It’s April, and the world is in bloom. I’ve spent the weekend working in my backyard garden trying to get it back in order after it’s been neglected for so long. Winter in California is a holiday compare to other parts of the country , but still it can be cold and wet. During the winter, my garden is best experienced from behind a window in a warm and cozy room. The sunshine this weekend,however, demanded an extended stay outside. So I shot myself outside and hunkered down to do some serious weeding and trimming. A rototiller rejuvenated raised beds with a health dose of organic matter, or in more earthy terms, cow manure. The wild hinter lands are less a jungle and my winter, white skin has the beginning , if not a summer tan, at least a spring one.
Joseph Campbell’s books, the Power of Myth and The Hero With A Thousand Faces come to mind from this weeks prompt from Illustration Friday. I strongly believe we all follow the the path of the archetype hero. We walk the stages of the myth story as described by Campbell. Whether it be the stage of leaving home to begin a quest or meeting the trickster that will divert us from our adventure, our life paths seem to be headed towards a goal. We illustrators draw these stages over and over again in hopes of helpings our viewers to get closer to their goals.
At the present I think I am at the end a conflict stage in my quest. It’s been a year of struggles. Only now am I becoming more aware of the treasures I have gain from walking my path.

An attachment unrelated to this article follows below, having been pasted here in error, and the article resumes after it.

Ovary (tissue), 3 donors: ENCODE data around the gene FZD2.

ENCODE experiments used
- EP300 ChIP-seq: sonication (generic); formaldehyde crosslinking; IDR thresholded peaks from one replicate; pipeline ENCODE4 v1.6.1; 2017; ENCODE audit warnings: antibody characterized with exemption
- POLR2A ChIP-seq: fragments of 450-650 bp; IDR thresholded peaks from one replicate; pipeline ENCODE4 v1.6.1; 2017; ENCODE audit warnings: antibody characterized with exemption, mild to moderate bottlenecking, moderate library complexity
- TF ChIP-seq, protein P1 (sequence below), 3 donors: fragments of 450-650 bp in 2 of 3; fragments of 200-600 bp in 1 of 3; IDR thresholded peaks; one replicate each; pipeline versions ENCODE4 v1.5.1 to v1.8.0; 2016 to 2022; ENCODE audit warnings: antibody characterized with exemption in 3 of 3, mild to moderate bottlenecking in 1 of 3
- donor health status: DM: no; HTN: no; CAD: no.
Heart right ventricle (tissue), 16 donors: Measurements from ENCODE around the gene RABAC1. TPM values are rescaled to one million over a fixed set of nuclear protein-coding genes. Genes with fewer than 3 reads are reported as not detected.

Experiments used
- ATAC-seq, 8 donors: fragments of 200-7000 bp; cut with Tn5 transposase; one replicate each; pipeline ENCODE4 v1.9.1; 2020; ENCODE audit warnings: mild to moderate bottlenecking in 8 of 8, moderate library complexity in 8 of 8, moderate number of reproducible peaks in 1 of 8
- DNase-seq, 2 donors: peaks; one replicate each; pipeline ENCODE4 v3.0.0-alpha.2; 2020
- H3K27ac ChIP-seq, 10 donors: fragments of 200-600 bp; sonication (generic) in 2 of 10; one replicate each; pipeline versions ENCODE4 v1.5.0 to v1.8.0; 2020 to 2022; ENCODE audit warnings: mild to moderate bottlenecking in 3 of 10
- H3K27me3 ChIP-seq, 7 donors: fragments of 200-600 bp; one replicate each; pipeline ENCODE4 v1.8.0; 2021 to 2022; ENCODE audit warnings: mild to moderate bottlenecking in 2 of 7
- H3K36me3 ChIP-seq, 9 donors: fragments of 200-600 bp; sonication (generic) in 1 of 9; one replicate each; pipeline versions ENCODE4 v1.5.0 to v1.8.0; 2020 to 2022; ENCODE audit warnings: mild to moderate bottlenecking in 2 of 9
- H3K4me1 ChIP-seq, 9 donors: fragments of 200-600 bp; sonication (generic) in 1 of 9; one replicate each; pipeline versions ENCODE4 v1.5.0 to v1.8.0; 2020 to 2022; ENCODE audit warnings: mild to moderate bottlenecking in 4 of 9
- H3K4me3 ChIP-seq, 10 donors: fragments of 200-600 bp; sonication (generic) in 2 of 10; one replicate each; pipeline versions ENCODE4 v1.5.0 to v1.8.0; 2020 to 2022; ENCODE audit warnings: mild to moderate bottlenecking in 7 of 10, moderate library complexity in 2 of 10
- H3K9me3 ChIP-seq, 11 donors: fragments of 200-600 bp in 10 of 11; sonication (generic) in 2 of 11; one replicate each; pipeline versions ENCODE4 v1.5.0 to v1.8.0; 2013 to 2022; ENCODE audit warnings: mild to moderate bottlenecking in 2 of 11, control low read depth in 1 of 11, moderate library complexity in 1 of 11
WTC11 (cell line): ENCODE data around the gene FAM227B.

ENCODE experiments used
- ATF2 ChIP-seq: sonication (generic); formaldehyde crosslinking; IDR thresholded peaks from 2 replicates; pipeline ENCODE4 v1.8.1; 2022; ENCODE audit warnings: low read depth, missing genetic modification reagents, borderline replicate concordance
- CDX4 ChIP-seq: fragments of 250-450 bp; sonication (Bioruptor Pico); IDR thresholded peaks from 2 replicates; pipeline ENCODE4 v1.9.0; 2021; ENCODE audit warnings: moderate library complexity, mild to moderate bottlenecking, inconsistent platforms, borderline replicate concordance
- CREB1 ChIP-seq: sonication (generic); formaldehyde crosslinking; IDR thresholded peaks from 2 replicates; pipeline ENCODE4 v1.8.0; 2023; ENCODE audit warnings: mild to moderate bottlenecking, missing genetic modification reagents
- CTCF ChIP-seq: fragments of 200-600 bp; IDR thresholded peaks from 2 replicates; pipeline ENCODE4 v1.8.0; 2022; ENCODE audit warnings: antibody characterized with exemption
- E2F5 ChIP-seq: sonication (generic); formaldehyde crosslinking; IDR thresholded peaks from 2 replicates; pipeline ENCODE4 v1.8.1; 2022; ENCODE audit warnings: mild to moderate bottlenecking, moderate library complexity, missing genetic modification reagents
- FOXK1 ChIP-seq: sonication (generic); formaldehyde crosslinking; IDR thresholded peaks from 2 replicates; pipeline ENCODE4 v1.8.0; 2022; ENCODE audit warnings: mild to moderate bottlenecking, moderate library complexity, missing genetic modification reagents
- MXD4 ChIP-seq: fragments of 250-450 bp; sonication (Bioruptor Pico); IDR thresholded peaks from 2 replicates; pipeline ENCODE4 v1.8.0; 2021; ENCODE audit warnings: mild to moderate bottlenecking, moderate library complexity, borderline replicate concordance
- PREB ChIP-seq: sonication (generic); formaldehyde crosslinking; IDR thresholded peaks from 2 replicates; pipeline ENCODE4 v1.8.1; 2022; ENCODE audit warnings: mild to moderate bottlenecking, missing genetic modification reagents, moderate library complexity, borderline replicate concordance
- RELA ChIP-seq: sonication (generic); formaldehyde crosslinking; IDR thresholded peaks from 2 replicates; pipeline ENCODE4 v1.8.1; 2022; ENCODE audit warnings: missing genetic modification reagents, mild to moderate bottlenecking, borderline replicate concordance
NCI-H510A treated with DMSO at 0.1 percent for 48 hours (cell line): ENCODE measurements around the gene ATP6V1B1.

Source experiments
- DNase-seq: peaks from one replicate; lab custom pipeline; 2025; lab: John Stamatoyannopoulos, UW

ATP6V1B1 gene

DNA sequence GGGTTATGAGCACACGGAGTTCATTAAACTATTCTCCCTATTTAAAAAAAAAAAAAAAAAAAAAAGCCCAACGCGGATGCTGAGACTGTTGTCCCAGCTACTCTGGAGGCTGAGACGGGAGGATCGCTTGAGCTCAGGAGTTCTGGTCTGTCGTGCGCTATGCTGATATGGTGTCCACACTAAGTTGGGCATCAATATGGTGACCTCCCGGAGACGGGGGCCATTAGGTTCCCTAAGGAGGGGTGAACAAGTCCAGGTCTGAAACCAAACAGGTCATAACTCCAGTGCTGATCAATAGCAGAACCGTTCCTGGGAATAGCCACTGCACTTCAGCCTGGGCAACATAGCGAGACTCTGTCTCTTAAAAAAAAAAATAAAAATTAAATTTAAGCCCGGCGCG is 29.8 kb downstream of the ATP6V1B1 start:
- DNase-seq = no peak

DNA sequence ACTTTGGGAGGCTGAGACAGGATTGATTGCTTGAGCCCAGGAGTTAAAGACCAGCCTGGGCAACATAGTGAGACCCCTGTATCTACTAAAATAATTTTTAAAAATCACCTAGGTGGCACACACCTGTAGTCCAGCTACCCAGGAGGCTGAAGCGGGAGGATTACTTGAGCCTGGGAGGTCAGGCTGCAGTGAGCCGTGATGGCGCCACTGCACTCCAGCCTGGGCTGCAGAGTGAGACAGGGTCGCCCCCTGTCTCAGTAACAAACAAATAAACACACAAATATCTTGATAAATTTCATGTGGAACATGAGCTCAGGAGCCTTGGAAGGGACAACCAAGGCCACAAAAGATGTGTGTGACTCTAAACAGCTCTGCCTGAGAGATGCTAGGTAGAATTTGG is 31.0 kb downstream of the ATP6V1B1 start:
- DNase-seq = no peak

I began this piece last June when summer vacation began. Freed from the responsibilities of teaching high school students, I had time to sit down and draw. I started out doing the deletion technique on bristol board using ground graphite. I attacked that sheet of bristol board. What started out as a giant scribble transformed into a jungle of vines entangling my hero; stopping him, holding him and not letting him move forward. I think my subconscious was trying to work out my real life frustrations. I had been dealing with the death of my mother and the tasks of taking care of my 87 year old father. And like my hero, stuck and not moving forward, I had to learn to pause, breathe and just let go of trying to hold it all together. When I did, things began to settle down and I could handle things much better.
Isn’t it always that way with a tangle? You can’t fight it into order, you got to let go first.
Once the pencil drawing was done, I let it sit for a few months. Only last Friday when I learned that myth was the Illustration Friday prompt, did I look at it again. To finish it off, I scanned it into PhotoShop and with my new Wacom tablet started adding color. I’m still amazed at the fine quality of line and control the Wacom stylus gives me. I would have been fearful of trying to add color to the graphite drawing, but on the computer I stay tangle free. My quest is complete.
Have you ever just started drawing and just went with whatever came up, like random shapes or squiggly lines? You let it develop it’s own life. It might look like a Rorschach test for a while. Then it morphs into images that you recognize, but your don’t know what they’re doing together. Still you just let it flow. You keep working at it, finding patterns and forms you want to develop. The composition develops with focal area and subordinate elements. Then, just about when you’re done, you get it. You see the connection from what you’ve be making to what’s going on in your life. It’s like you’ve been sitting going over and over a dream that you’ve had when all of a sudden the symbolism becomes clear. You get it.